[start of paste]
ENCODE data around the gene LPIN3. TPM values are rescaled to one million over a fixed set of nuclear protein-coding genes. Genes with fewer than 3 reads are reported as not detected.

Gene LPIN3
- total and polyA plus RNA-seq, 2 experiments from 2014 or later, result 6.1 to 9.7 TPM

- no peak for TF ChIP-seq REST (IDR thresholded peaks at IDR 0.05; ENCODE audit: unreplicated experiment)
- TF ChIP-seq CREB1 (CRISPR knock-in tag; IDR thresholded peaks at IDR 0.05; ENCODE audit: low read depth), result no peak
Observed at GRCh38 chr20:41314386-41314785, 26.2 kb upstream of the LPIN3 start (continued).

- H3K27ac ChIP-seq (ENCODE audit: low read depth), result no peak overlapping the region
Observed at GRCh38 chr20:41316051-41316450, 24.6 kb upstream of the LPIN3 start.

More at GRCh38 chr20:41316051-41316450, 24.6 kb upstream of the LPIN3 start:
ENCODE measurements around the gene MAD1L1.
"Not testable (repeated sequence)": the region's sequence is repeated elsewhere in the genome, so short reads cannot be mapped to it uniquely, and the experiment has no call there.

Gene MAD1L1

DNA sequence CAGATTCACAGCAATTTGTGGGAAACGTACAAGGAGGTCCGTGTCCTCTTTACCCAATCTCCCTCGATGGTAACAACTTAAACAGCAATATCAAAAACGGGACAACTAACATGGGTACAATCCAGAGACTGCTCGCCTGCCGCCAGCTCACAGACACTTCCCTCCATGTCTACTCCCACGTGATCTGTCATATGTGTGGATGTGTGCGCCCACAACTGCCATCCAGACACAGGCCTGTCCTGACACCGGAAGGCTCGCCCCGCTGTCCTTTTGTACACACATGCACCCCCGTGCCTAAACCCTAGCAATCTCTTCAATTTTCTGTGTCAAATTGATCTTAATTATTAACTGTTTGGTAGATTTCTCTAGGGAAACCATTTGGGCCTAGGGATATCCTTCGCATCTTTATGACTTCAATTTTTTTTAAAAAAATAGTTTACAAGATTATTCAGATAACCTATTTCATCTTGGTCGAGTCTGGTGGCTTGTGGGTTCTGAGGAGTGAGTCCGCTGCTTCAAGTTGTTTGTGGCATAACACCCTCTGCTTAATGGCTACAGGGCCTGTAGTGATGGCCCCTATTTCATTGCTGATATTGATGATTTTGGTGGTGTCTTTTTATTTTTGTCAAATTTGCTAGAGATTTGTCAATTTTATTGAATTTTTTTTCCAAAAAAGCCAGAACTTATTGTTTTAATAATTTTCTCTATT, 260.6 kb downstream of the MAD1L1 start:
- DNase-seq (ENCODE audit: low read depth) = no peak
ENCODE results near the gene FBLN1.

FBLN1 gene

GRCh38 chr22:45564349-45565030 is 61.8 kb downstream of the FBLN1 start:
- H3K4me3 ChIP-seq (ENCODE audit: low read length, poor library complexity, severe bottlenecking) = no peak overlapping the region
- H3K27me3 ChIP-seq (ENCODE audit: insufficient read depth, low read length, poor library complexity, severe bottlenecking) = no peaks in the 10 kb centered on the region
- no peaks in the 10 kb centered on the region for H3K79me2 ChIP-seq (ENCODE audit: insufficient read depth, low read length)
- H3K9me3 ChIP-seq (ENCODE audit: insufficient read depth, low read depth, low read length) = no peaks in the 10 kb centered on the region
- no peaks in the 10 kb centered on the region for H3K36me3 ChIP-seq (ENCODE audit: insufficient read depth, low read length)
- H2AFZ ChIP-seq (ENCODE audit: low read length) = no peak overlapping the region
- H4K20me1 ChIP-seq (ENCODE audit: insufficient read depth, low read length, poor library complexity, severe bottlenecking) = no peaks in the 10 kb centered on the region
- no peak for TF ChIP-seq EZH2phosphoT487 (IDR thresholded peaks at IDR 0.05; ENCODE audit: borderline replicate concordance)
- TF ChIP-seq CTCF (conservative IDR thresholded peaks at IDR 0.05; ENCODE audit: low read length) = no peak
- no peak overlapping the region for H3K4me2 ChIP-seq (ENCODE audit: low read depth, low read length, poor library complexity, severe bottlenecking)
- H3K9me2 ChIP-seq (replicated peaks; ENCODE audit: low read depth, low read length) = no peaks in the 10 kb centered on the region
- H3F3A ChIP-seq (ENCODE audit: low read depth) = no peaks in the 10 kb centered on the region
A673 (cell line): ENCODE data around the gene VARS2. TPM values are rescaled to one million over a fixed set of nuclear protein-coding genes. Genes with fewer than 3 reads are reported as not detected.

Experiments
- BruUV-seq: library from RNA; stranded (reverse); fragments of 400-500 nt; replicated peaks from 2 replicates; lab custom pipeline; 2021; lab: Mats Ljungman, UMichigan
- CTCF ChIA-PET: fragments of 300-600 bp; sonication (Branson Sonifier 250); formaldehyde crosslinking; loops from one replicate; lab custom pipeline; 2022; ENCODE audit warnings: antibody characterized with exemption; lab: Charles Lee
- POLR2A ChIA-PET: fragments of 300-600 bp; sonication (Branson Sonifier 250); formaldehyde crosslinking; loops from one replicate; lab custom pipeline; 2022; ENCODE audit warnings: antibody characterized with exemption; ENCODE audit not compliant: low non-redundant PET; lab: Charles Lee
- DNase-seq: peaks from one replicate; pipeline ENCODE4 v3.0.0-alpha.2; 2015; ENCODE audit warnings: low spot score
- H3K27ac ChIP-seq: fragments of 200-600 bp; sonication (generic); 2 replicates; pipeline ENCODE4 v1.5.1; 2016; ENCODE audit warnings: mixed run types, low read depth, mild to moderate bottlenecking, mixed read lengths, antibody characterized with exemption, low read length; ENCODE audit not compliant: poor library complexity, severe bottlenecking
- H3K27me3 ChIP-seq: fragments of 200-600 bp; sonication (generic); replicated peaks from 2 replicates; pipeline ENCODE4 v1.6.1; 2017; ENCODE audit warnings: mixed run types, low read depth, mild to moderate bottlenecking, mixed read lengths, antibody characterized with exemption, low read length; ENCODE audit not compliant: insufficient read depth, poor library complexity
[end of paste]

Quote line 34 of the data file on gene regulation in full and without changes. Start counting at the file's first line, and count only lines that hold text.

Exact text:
- POLR2A ChIA-PET: fragments of 300-600 bp; sonication (Branson Sonifier 250); formaldehyde crosslinking; loops from one replicate; lab custom pipeline; 2022; ENCODE audit warnings: antibody characterized with exemption; ENCODE audit not compliant: low non-redundant PET; lab: Charles Lee